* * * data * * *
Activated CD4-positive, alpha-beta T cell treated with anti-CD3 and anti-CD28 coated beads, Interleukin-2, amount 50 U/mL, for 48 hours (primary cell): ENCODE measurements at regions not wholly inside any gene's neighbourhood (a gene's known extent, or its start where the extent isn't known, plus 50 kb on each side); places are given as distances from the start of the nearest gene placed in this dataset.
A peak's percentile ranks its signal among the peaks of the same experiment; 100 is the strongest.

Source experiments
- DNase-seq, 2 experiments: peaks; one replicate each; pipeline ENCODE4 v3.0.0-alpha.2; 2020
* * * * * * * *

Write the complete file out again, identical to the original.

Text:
Activated CD4-positive, alpha-beta T cell treated with anti-CD3 and anti-CD28 coated beads, Interleukin-2, amount 50 U/mL, for 48 hours (primary cell): ENCODE measurements at regions not wholly inside any gene's neighbourhood (a gene's known extent, or its start where the extent isn't known, plus 50 kb on each side); places are given as distances from the start of the nearest gene placed in this dataset.
A peak's percentile ranks its signal among the peaks of the same experiment; 100 is the strongest.

Source experiments
- DNase-seq, 2 experiments: peaks; one replicate each; pipeline ENCODE4 v3.0.0-alpha.2; 2020